Immediately prior to the German invasion of the Channel Islands, Jersey had formed the Superior Council, headed by the Bailiff, Alexander Coutanche and in Guernsey the Controlling Committee had been established under the presidency of H.M. Procureur, Ambrose Sherwill.
These two Island Governments administered the two Bailiwicks throughout the entire Occupation, ensuring the population had food and were in good health. However the Islands were not self-supporting, they relied relying on supplies from the United Kingdom. In 1939 Guernsey’s food imports amounted to over 16,000 tons, with Jersey importing close to 20,000 tons.
Within the first few weeks of Occupation, representatives from the Islands travelled under escort to France to buy supplies. The commission continued to operate in Granville until the Allied invasion of France in June 1944; when it moved to St. Malo. This was the last trading port for the Channel Islands, all trade links to France were severed, leaving the islands in a Siege period. Substitute foods were essential to try and bolster these ever dwindling rations until the Red Cross Parcels arrived in late December 1944.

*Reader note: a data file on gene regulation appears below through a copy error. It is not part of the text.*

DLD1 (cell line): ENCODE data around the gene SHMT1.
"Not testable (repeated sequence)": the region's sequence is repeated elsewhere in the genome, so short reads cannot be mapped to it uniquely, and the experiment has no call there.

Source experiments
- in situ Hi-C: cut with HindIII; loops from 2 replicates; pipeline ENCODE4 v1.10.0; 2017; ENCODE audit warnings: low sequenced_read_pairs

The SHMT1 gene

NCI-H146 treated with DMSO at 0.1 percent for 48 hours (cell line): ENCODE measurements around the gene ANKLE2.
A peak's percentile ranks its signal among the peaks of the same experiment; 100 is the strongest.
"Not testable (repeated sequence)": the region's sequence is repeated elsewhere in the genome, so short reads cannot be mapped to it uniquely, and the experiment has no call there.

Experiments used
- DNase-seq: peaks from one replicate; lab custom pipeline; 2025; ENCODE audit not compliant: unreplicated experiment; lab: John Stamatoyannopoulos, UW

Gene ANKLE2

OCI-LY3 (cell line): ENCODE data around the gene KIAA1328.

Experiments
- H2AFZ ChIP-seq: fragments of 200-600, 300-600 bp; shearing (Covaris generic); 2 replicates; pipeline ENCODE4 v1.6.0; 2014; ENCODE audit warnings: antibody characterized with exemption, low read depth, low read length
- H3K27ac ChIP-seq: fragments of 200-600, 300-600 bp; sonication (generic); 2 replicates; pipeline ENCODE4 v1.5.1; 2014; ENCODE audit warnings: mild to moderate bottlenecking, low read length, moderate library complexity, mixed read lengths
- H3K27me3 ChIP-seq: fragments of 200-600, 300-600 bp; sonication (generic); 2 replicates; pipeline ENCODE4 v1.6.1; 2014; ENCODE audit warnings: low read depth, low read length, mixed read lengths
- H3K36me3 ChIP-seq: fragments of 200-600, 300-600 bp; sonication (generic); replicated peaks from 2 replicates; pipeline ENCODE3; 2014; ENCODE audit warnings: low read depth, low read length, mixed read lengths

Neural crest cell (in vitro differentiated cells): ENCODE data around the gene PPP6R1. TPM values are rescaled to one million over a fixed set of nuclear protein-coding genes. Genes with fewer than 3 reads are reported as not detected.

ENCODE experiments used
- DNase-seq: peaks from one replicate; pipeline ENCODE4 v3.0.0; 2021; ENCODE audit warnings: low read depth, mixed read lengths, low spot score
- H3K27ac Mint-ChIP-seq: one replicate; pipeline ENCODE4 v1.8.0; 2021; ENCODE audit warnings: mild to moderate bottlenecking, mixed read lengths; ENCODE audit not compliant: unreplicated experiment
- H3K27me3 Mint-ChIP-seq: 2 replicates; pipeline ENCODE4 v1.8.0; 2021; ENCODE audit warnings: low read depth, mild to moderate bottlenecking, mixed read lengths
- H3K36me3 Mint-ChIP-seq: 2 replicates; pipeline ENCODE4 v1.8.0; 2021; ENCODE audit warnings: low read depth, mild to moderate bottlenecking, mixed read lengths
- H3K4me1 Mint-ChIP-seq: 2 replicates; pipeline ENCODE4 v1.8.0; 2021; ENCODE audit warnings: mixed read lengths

January’s Member Event is a talk “Limpet Stew to Liberation” by CIOS Jersey President and Archivist Colin Isherwood. Please join us Wednesday January 10th 2018 at 8.00pm, in the Société Jersiaise Members Room. The talk is for CIOS members only.
Top image: Queuing for bread in 1944